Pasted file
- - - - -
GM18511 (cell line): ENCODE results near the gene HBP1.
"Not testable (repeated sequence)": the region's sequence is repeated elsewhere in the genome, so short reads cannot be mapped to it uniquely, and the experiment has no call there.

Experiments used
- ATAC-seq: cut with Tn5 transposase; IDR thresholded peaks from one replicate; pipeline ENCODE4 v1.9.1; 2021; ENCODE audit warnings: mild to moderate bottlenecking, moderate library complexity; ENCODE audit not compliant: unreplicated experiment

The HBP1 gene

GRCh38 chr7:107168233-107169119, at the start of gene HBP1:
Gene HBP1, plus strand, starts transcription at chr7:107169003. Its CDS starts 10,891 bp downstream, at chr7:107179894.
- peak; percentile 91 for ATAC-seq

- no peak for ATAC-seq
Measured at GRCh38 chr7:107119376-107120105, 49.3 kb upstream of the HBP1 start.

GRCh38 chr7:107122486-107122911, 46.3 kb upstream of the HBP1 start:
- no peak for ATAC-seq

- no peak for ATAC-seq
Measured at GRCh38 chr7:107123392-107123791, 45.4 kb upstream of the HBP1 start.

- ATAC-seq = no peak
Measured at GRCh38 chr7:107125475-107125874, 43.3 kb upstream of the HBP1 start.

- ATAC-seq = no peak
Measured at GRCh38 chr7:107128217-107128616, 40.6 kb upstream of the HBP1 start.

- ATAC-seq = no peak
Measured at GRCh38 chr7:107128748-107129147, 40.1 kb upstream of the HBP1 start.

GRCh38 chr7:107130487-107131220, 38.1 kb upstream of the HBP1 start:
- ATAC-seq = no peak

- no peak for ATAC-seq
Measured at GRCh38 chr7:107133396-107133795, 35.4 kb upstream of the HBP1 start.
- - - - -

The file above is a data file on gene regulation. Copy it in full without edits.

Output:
GM18511 (cell line): ENCODE results near the gene HBP1.
"Not testable (repeated sequence)": the region's sequence is repeated elsewhere in the genome, so short reads cannot be mapped to it uniquely, and the experiment has no call there.

Experiments used
- ATAC-seq: cut with Tn5 transposase; IDR thresholded peaks from one replicate; pipeline ENCODE4 v1.9.1; 2021; ENCODE audit warnings: mild to moderate bottlenecking, moderate library complexity; ENCODE audit not compliant: unreplicated experiment

The HBP1 gene

GRCh38 chr7:107168233-107169119, at the start of gene HBP1:
Gene HBP1, plus strand, starts transcription at chr7:107169003. Its CDS starts 10,891 bp downstream, at chr7:107179894.
- peak; percentile 91 for ATAC-seq

- no peak for ATAC-seq
Measured at GRCh38 chr7:107119376-107120105, 49.3 kb upstream of the HBP1 start.

GRCh38 chr7:107122486-107122911, 46.3 kb upstream of the HBP1 start:
- no peak for ATAC-seq

- no peak for ATAC-seq
Measured at GRCh38 chr7:107123392-107123791, 45.4 kb upstream of the HBP1 start.

- ATAC-seq = no peak
Measured at GRCh38 chr7:107125475-107125874, 43.3 kb upstream of the HBP1 start.

- ATAC-seq = no peak
Measured at GRCh38 chr7:107128217-107128616, 40.6 kb upstream of the HBP1 start.

- ATAC-seq = no peak
Measured at GRCh38 chr7:107128748-107129147, 40.1 kb upstream of the HBP1 start.

GRCh38 chr7:107130487-107131220, 38.1 kb upstream of the HBP1 start:
- ATAC-seq = no peak

- no peak for ATAC-seq
Measured at GRCh38 chr7:107133396-107133795, 35.4 kb upstream of the HBP1 start.